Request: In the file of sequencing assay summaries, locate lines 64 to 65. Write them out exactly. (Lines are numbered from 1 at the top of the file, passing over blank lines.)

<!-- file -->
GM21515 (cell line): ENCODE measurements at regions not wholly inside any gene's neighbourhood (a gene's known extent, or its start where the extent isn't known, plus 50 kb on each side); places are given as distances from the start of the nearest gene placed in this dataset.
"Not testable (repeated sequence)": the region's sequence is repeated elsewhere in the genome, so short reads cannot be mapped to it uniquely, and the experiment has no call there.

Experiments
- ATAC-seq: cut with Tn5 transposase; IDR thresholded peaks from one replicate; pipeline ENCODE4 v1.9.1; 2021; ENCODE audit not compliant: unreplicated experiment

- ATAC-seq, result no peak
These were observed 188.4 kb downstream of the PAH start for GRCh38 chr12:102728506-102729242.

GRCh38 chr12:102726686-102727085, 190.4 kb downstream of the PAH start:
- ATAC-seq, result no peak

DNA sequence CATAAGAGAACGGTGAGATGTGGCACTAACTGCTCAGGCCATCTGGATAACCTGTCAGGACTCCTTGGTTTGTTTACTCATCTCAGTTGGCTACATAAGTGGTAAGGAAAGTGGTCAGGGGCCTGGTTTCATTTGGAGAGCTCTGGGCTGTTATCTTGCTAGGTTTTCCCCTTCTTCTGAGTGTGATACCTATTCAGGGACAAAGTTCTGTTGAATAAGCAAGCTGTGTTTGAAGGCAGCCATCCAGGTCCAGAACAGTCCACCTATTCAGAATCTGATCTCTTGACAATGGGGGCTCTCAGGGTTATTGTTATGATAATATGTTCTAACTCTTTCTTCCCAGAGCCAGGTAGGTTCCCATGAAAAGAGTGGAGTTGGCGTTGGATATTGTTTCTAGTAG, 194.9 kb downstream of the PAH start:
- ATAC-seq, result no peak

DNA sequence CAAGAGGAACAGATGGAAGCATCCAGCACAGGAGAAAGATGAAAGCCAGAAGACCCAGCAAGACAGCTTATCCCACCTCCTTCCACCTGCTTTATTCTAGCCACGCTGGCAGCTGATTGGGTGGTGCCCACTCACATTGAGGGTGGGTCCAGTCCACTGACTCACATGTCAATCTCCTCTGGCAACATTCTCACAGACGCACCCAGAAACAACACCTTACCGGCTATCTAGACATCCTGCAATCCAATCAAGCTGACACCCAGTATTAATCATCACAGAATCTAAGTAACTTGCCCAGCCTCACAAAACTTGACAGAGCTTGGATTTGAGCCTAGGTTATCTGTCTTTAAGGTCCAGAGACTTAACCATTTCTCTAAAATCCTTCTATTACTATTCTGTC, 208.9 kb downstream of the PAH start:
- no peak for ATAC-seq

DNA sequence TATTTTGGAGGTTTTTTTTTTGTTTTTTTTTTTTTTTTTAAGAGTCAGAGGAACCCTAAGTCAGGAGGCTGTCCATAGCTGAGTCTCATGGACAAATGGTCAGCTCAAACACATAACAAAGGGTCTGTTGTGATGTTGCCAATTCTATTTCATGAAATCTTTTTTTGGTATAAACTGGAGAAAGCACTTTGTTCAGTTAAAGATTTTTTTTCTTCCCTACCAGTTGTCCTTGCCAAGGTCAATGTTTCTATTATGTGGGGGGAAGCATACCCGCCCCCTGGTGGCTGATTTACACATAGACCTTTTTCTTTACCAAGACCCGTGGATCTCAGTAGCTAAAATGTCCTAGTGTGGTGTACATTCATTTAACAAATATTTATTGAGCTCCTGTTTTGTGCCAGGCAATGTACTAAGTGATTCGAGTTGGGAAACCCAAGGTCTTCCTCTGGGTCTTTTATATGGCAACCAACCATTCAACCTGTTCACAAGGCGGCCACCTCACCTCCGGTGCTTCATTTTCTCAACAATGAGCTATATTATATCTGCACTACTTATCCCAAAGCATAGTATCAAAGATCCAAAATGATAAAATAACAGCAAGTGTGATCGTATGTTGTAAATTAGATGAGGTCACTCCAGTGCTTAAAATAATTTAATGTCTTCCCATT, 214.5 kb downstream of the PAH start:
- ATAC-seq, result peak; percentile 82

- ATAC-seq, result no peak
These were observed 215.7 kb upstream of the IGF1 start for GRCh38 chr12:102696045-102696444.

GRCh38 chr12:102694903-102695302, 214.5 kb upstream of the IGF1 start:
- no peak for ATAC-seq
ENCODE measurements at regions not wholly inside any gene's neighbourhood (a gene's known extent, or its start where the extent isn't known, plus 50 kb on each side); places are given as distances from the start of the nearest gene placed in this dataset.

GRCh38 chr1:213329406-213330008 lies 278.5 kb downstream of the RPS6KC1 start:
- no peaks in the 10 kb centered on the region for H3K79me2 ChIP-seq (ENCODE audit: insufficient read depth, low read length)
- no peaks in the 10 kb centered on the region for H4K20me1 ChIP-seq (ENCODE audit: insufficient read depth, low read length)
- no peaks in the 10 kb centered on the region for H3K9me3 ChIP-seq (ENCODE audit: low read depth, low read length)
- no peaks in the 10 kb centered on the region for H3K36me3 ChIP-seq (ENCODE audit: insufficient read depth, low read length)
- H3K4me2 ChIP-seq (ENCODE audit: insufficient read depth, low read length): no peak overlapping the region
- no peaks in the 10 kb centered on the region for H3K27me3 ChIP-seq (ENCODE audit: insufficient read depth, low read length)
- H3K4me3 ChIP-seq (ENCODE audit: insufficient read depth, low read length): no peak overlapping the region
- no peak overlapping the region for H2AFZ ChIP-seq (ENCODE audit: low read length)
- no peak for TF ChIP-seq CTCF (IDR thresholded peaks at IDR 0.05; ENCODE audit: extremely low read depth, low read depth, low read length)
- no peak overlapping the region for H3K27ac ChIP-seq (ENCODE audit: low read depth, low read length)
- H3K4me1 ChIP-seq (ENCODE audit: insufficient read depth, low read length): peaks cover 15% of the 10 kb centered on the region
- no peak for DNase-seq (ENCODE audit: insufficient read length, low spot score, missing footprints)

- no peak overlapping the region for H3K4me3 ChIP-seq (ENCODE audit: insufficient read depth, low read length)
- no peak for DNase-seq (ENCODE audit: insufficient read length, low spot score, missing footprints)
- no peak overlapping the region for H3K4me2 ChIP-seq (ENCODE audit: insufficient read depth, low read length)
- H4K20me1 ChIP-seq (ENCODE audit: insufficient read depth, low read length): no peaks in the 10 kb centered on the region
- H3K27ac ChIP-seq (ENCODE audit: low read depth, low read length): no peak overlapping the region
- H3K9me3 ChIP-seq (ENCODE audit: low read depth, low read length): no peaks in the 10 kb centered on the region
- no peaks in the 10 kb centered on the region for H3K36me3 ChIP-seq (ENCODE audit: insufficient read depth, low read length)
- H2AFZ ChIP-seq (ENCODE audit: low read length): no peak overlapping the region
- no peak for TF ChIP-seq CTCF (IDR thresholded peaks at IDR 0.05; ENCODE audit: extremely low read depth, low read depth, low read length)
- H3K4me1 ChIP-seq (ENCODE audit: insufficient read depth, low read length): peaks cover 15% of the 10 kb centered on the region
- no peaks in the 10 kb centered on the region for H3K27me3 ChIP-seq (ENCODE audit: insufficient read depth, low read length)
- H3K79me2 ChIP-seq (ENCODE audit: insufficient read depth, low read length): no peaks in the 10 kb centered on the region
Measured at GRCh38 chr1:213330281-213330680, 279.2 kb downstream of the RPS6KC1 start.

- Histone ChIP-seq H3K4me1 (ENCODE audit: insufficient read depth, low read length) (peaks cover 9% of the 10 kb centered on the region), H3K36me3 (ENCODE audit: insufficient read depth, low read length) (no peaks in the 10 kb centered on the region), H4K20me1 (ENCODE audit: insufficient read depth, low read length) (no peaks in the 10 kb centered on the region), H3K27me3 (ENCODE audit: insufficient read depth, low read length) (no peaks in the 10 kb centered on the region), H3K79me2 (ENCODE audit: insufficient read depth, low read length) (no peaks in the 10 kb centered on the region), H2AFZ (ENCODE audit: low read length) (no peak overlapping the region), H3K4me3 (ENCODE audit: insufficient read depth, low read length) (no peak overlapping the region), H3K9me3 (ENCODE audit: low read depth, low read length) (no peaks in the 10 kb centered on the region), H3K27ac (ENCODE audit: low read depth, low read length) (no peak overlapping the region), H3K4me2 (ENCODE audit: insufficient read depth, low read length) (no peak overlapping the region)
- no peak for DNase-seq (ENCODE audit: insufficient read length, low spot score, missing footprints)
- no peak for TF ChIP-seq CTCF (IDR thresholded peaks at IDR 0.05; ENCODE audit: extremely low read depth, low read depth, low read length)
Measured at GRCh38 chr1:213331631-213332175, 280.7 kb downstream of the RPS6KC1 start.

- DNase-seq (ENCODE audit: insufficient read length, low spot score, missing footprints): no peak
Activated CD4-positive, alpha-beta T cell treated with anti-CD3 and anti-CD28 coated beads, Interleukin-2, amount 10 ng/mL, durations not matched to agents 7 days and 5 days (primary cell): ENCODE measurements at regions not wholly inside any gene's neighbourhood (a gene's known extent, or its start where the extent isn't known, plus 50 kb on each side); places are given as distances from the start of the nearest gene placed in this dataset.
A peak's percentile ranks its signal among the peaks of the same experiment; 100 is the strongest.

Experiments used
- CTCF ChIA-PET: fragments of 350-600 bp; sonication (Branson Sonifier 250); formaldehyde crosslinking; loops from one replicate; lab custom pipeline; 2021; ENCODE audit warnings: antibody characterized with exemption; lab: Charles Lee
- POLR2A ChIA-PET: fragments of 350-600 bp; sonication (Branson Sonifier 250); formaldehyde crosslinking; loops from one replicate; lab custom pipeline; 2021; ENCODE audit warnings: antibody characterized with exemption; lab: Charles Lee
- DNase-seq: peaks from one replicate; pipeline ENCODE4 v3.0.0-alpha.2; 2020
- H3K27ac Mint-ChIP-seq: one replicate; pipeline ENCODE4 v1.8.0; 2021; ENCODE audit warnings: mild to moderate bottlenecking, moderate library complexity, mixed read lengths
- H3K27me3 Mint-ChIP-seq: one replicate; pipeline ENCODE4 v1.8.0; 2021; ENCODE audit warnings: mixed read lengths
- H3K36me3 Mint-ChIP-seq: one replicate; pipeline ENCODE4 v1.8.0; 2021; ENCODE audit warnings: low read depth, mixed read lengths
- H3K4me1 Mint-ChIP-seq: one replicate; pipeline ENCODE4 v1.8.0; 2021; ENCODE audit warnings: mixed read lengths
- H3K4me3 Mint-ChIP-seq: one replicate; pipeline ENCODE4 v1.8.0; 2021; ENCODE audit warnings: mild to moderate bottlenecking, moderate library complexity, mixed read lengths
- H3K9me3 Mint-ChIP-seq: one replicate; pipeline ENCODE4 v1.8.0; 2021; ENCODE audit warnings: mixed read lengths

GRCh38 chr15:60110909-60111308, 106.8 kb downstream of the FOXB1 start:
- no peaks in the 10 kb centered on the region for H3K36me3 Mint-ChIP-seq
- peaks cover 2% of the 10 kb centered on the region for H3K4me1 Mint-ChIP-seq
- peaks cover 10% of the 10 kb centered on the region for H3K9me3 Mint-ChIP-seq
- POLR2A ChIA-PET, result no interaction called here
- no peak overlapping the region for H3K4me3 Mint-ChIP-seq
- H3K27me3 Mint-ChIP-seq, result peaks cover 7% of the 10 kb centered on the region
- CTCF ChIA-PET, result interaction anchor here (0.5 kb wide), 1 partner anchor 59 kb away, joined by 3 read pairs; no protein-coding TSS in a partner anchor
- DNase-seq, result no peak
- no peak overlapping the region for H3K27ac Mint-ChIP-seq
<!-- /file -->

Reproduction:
- no peaks in the 10 kb centered on the region for H3K36me3 Mint-ChIP-seq
- peaks cover 2% of the 10 kb centered on the region for H3K4me1 Mint-ChIP-seq